The Gruffalo[edit]

In 1995, while looking for ideas for an educational series of plays based on traditional tales, Donaldson came across a version of a Chinese story about a little girl who escapes being eaten by a tiger by claiming to be the fearsome Queen of the Jungle and inviting him to walk behind her. The tiger misinterprets the terror of the various animals they meet as being related to her rather than him, and flees. Donaldson sensed that this story could be developed into more than an educational item and returned to it later as a possible basis for a picture book. She decided to make the girl a mouse, and chose a fox, owl and snake as woodland rather than jungle creatures but wasn't satisfied with lines like "They ought to know, they really should / There aren't any tigers in this wood" . She then hit upon the idea of a monster whose name would end in O (to rhyme with "Doesn't he know"). "Gr" sounded suitably fierce as the start to the monster's name, and filling in the middle with "uffal" gave the name Gruffalo, conjuring up the pleasing image of a monster reminiscent of a buffalo but a lot more scary. Even then The Gruffalo proved nigh impossible to write but, encouraged by her son Alastair, Donaldson persisted with her idea that the monster, rather than existing in the Deep Dark Wood from the outset, should be a figment of the Mouse's imagination, employed to scare off the fox, owl and snake but then turning out to be a reality. A further objection to the original draft was made by Jesse (by now called Jerry) who asked, "Mum, why don't the fox, owl and snake just eat the mouse on the spot?" This flaw was resolved by inserting the question "Where are you meeting him? (The Gruffalo)" and the reply "Here, by these rocks / And his favourite food is roasted fox", with similar lines for the remaining two predators.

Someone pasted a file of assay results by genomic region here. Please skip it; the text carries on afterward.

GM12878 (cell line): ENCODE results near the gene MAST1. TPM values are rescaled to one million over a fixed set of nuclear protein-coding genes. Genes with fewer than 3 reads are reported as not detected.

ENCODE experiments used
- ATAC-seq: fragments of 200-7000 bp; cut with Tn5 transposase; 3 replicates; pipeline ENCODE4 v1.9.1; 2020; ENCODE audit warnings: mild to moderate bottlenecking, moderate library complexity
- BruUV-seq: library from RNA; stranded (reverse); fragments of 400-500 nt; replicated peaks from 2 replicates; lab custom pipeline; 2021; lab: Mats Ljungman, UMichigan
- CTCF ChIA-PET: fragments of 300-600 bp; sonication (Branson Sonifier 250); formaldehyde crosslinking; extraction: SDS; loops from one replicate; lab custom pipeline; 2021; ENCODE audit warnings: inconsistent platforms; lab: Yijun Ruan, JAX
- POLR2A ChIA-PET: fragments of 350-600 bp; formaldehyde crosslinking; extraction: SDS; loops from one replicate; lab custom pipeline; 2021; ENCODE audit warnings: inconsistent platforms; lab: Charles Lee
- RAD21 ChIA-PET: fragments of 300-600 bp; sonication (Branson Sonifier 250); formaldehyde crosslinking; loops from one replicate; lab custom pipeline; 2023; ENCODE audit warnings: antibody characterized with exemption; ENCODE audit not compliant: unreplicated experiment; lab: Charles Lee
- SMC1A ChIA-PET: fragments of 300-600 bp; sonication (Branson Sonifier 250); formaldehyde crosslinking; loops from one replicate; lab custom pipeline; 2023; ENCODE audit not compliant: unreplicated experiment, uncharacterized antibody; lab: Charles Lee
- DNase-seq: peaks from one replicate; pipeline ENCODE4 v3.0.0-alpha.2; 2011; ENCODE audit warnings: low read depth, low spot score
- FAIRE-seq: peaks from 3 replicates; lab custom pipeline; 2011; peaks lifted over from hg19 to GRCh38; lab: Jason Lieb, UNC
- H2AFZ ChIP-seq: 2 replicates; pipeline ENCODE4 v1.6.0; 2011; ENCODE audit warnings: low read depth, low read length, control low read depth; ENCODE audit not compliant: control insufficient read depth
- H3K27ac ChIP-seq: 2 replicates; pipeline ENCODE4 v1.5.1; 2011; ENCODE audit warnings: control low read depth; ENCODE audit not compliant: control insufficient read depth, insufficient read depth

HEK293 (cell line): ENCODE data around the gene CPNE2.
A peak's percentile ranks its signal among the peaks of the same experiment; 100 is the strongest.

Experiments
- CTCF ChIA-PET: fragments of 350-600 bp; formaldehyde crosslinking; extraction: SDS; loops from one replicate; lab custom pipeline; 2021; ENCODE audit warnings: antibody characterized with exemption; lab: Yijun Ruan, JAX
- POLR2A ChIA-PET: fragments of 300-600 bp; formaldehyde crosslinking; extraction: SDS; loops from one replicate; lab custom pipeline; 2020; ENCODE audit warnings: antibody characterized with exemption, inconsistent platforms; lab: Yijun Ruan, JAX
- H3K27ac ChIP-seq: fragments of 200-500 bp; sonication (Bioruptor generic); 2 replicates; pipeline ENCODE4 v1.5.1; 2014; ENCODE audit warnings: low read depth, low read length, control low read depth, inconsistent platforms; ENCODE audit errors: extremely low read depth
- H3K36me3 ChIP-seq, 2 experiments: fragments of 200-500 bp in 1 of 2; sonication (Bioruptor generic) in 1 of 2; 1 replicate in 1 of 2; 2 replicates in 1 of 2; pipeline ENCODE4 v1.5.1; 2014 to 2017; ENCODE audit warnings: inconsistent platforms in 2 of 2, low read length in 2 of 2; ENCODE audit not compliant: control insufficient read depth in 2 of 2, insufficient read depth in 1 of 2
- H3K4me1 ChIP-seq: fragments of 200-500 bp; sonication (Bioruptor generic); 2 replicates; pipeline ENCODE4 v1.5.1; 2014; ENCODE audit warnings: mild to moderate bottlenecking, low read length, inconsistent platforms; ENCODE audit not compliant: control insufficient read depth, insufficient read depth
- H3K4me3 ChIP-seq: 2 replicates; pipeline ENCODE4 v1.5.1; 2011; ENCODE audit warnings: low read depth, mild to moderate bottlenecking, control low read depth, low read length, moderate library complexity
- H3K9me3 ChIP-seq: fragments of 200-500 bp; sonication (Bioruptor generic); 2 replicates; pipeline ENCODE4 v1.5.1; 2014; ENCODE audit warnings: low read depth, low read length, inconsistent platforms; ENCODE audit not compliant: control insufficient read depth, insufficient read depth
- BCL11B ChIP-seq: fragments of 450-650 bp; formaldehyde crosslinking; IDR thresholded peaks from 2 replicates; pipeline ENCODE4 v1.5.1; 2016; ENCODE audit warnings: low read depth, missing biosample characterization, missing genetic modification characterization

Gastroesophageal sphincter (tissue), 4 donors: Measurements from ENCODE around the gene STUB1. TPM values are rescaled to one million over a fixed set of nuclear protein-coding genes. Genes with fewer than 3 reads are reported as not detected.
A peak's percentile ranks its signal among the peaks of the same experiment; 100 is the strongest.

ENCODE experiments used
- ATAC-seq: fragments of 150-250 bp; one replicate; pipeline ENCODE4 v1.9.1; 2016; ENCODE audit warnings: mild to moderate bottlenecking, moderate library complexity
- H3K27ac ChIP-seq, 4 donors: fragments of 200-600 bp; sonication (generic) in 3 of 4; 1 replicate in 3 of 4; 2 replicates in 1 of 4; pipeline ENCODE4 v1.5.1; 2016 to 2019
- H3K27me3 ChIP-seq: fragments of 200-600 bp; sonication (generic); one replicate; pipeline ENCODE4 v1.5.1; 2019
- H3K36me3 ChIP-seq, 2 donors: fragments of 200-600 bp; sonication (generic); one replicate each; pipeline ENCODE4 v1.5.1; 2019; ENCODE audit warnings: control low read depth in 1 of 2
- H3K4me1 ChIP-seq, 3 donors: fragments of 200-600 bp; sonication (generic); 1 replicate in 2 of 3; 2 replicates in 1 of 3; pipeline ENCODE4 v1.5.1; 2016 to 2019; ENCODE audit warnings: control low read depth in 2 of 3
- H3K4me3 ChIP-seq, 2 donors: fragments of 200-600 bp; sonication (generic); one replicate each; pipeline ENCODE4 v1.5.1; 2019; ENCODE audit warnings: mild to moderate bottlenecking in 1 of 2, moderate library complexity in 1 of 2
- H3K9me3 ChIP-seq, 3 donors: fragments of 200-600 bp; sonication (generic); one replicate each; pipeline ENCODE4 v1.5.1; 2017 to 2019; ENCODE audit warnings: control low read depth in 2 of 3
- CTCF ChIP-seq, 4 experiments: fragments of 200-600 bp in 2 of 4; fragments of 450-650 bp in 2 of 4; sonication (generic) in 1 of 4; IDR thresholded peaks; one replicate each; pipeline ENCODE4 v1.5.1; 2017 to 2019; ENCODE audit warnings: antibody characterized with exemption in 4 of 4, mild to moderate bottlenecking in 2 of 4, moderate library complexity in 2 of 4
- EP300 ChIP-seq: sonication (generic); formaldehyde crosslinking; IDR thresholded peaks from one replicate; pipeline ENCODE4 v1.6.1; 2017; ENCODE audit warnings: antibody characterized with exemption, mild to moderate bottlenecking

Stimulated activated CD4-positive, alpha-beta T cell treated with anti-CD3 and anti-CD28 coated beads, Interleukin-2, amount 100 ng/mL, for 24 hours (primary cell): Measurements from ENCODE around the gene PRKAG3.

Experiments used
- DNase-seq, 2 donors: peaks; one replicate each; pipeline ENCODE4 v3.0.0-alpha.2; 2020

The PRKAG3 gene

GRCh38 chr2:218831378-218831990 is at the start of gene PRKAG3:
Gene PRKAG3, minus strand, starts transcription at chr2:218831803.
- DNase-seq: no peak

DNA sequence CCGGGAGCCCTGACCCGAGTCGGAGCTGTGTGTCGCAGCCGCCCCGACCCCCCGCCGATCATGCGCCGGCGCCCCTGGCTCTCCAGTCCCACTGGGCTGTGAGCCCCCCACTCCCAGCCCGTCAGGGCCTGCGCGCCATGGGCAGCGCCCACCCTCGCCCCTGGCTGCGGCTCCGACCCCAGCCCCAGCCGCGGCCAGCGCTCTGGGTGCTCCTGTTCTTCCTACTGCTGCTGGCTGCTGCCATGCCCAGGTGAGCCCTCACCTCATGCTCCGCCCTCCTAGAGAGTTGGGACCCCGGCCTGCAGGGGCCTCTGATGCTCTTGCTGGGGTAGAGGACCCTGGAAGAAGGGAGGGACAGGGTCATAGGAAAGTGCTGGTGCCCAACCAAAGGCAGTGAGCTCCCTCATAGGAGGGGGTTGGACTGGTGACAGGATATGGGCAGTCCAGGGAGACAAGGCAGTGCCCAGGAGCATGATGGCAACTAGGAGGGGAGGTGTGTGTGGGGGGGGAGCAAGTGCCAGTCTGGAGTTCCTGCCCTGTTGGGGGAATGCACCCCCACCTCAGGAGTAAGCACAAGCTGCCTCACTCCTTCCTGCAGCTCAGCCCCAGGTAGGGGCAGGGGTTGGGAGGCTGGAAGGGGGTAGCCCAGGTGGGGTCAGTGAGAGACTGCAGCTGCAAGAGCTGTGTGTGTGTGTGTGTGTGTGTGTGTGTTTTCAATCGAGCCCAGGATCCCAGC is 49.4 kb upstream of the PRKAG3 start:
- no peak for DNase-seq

The Gruffalo was sent to Reid Books (who had taken over Methuen Children's Books) in 1995 but the publishers were in the throes of reorganisation and the text sat with them for the best part of a year. Donaldson sent the text to Axel Scheffler, whom she had met only once or twice, briefly, following the publication of A Squash and a Squeeze. Within days Macmillan Children's Books made an offer to publish The Gruffalo which was illustrated by Scheffler and prophetically hailed as "a modern classic" by the Observer in 1999.

Beyond The Gruffalo[edit]

The Gruffalo was an immediate success, going on to win several awards, including the Smarties Prize (1999). It has subsequently been translated into more than 40 languages, sold over 10 million copies worldwide, and has given rise to stage and screen productions by Tall Stories[3] and[4] Magic Light. The Gruffalo was followed by more Donaldson/Scheffler publications by Macmillan: Monkey Puzzle (2000), Room on the Broom (2001), The Smartest Giant in Town (2002), The Snail and the Whale (2003), The Gruffalo's Child, featuring an only child Gruffalo with a wooden stick doll plus the original cast of Gruffalo, Mouse, Fox, Snake and Owl (2004), and Charlie Cook's Favourite Book (2005). In 2006 Scheffler moved to Alison Green Books who published the duo's Tiddler (2007), Stick Man (inspired by the Gruffalo’s Child's toy) (2008), Tabby McTat (2009), Zog (2010), The Highway Rat (2011) and Superworm (2012).

Since publication of The Gruffalo, Donaldson has worked with other illustrators including Lydia Monks, David Roberts and Nick Sharratt, who has also illustrated two books of poems by Donaldson, Crazy Mayonnaisy Mum and Wriggle and Roar. Lydia Monks has illustrated the Princess Mirror-Belle trilogy, a series of books for 7- to 10-year-olds about a boastful girl who is the mirror reflection of an ordinary girl called Ellen. The inspiration for Mirror-Belle was Hamish’s imaginary childhood friend Sammy, who lived behind a wardrobe mirror.